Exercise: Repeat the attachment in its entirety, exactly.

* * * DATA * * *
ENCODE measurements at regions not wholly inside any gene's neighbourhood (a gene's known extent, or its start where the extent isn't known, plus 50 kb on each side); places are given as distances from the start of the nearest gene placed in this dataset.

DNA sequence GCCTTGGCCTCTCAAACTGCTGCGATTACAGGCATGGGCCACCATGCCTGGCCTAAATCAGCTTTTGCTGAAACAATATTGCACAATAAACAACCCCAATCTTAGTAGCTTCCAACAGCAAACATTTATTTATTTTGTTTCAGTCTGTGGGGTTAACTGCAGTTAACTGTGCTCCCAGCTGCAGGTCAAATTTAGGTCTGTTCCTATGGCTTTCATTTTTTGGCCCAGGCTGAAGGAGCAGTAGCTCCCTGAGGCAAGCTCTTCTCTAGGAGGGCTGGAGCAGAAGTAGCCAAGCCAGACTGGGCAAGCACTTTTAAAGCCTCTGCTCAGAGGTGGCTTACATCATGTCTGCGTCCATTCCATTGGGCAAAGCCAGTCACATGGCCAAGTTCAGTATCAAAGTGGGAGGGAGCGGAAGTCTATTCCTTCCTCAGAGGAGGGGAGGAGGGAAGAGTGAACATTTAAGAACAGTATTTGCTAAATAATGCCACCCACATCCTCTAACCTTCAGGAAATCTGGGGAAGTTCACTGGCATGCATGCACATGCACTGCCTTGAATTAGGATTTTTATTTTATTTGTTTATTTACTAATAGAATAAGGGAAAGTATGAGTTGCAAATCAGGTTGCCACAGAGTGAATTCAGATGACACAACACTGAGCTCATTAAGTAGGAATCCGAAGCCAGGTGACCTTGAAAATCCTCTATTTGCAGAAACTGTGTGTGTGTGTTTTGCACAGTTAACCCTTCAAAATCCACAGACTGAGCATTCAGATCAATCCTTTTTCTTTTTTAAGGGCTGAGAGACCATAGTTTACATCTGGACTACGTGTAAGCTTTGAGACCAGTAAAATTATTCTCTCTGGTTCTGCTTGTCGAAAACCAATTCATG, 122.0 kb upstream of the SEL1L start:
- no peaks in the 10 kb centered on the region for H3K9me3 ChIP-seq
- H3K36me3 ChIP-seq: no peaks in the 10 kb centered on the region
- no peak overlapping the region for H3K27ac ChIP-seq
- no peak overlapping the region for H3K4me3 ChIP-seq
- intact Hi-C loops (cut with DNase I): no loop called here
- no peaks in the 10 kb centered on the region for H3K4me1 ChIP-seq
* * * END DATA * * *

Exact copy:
ENCODE measurements at regions not wholly inside any gene's neighbourhood (a gene's known extent, or its start where the extent isn't known, plus 50 kb on each side); places are given as distances from the start of the nearest gene placed in this dataset.

DNA sequence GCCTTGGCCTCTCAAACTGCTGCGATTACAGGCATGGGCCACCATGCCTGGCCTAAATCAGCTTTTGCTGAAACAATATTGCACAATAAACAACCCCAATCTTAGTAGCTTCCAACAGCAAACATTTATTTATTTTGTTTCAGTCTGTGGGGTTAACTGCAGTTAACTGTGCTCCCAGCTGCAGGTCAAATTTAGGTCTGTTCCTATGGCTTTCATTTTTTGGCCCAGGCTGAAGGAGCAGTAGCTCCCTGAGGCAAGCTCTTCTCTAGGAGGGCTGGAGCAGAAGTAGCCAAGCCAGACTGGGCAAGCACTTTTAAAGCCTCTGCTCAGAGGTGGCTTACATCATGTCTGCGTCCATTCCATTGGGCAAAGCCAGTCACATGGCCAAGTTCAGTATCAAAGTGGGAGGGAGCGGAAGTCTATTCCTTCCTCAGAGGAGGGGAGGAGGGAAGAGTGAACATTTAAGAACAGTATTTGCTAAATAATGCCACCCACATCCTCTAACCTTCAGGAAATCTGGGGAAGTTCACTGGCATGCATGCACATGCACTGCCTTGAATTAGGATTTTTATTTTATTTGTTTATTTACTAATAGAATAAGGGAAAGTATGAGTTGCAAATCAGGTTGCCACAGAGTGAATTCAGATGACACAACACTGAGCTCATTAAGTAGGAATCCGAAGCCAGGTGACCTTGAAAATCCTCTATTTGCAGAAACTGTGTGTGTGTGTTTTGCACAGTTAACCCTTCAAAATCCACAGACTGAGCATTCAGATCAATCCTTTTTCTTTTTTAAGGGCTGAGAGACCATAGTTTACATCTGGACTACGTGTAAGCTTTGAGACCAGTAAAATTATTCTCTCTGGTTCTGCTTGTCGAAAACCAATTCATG, 122.0 kb upstream of the SEL1L start:
- no peaks in the 10 kb centered on the region for H3K9me3 ChIP-seq
- H3K36me3 ChIP-seq: no peaks in the 10 kb centered on the region
- no peak overlapping the region for H3K27ac ChIP-seq
- no peak overlapping the region for H3K4me3 ChIP-seq
- intact Hi-C loops (cut with DNase I): no loop called here
- no peaks in the 10 kb centered on the region for H3K4me1 ChIP-seq